Background: Alcohol is one of the etiological factors of chronic pancreatitis and there is
evidence that acute pancreatitis is the first episode of preexisting chronic pancreatitis and is sometimes
not evident from a clinical point of view. The diagnosis of acute pancreatitis is based on the
presence of abdominal pain, serum increase of pancreatic enzymes or their presence in urine and/or
the presence of alterations of the pancreas imaging. Aims: To revise actual knowledge on the relationship
between alcohol use and pancreatic diseases benign as well as malignant. Results: In occasional
drinkers, levels of serum amylase were found to be abnormally high in approximately 13% of subjects,
while pancreatic isoamylase and lipase were found to be abnormally high in serum in only 2%.
The reason might be related to the fact that alcohol can affect the salivary glands. In chronic alcoholics without abdominal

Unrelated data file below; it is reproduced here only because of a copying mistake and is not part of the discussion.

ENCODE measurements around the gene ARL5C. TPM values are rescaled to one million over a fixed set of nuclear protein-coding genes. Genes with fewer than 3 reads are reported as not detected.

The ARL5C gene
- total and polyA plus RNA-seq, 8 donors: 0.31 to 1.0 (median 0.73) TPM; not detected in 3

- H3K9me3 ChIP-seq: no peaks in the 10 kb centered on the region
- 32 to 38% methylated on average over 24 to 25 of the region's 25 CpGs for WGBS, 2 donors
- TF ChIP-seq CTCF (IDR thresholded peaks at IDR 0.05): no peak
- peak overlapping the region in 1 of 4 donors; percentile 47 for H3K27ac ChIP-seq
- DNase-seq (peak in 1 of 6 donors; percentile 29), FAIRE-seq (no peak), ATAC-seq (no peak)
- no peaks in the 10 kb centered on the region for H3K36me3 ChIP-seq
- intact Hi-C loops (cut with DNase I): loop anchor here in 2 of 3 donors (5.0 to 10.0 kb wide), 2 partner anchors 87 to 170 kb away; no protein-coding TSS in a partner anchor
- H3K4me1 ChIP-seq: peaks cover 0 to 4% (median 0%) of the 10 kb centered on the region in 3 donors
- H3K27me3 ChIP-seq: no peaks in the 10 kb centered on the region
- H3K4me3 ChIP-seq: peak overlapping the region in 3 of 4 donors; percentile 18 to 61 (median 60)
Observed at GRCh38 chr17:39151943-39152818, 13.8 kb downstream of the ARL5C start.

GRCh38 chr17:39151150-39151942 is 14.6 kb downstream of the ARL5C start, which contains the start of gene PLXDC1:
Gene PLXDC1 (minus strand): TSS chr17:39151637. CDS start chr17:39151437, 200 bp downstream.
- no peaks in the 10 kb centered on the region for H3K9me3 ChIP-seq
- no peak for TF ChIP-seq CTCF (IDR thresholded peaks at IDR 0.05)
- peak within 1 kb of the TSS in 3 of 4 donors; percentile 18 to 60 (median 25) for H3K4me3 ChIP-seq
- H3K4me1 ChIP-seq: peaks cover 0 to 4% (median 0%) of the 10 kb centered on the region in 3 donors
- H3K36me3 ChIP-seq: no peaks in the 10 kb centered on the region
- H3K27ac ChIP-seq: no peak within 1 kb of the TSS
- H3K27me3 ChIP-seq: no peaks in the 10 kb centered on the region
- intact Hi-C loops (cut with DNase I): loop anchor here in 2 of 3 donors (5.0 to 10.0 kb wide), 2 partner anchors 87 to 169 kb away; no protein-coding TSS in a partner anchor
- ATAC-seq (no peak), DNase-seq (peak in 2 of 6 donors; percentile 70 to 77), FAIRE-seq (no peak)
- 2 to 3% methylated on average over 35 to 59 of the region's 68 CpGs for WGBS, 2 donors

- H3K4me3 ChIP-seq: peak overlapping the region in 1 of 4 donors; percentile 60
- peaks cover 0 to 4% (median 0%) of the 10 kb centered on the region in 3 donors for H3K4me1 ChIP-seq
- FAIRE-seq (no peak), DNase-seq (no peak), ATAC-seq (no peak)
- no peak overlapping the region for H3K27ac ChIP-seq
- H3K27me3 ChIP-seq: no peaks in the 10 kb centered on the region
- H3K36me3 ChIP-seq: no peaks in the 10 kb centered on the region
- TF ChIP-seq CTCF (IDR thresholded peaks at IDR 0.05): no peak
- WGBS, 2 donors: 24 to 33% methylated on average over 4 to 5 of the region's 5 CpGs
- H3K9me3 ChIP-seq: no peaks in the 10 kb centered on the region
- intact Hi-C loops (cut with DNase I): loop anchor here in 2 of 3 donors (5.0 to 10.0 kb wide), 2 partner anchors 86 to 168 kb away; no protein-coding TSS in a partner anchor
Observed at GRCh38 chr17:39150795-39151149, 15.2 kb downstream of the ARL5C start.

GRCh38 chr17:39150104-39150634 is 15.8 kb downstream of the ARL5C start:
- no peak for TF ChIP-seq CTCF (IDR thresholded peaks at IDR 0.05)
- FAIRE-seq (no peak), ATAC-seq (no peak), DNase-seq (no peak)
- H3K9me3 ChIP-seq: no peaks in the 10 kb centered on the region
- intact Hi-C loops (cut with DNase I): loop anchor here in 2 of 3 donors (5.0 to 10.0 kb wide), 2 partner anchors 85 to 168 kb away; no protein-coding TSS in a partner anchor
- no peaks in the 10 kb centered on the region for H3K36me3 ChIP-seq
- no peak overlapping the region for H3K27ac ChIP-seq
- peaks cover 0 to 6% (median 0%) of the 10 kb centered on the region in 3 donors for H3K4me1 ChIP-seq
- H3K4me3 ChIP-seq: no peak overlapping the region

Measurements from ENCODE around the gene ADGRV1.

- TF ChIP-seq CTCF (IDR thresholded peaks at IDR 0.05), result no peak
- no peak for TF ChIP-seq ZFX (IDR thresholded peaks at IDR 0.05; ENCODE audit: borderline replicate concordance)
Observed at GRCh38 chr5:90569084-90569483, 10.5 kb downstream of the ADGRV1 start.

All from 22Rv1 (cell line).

pain, amylase and lipase in serum are elevated in 14% of subjects and, in patients with alcoholic acute pancreatitis, pancreatic
amylase and isoamylase are elevated in 94% of cases and lipase is generally more sensitive (100% of cases). Conclusions:
Chronic abuse of alcohol, but not occasional alcoholic intoxication, causes pancreatic damage. Regarding pancreatic
neoplasms, the role of alcohol is under debate in ductal pancreatic adenocarcinoma as well as in pancreatic neuroendocrine
tumors. Few relevant patents are also described in this review.
Keywords: Acute pancreatitis, alcohol, chronic pancreatitis, inflammation, pain, pancreatic cancer, recurrent pancreatitis.
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